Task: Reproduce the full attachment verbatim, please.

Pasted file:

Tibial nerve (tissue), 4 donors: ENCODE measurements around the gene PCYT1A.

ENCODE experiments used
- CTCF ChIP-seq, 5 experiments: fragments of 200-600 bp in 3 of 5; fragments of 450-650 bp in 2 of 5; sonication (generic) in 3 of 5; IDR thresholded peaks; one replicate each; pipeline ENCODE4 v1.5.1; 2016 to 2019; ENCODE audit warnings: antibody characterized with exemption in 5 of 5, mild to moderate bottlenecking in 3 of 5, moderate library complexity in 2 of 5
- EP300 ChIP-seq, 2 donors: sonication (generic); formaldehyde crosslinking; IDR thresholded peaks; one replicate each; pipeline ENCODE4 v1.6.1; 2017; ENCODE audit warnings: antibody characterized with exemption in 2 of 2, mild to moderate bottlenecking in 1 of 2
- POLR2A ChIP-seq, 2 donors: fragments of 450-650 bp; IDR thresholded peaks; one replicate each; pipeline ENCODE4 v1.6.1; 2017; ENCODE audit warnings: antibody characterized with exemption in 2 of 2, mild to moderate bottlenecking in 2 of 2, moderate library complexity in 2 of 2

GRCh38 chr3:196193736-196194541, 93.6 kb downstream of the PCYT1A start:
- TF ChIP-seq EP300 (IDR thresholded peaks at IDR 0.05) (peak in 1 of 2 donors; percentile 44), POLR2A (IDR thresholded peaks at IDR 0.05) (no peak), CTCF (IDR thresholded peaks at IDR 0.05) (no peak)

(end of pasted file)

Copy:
Tibial nerve (tissue), 4 donors: ENCODE measurements around the gene PCYT1A.

ENCODE experiments used
- CTCF ChIP-seq, 5 experiments: fragments of 200-600 bp in 3 of 5; fragments of 450-650 bp in 2 of 5; sonication (generic) in 3 of 5; IDR thresholded peaks; one replicate each; pipeline ENCODE4 v1.5.1; 2016 to 2019; ENCODE audit warnings: antibody characterized with exemption in 5 of 5, mild to moderate bottlenecking in 3 of 5, moderate library complexity in 2 of 5
- EP300 ChIP-seq, 2 donors: sonication (generic); formaldehyde crosslinking; IDR thresholded peaks; one replicate each; pipeline ENCODE4 v1.6.1; 2017; ENCODE audit warnings: antibody characterized with exemption in 2 of 2, mild to moderate bottlenecking in 1 of 2
- POLR2A ChIP-seq, 2 donors: fragments of 450-650 bp; IDR thresholded peaks; one replicate each; pipeline ENCODE4 v1.6.1; 2017; ENCODE audit warnings: antibody characterized with exemption in 2 of 2, mild to moderate bottlenecking in 2 of 2, moderate library complexity in 2 of 2

GRCh38 chr3:196193736-196194541, 93.6 kb downstream of the PCYT1A start:
- TF ChIP-seq EP300 (IDR thresholded peaks at IDR 0.05) (peak in 1 of 2 donors; percentile 44), POLR2A (IDR thresholded peaks at IDR 0.05) (no peak), CTCF (IDR thresholded peaks at IDR 0.05) (no peak)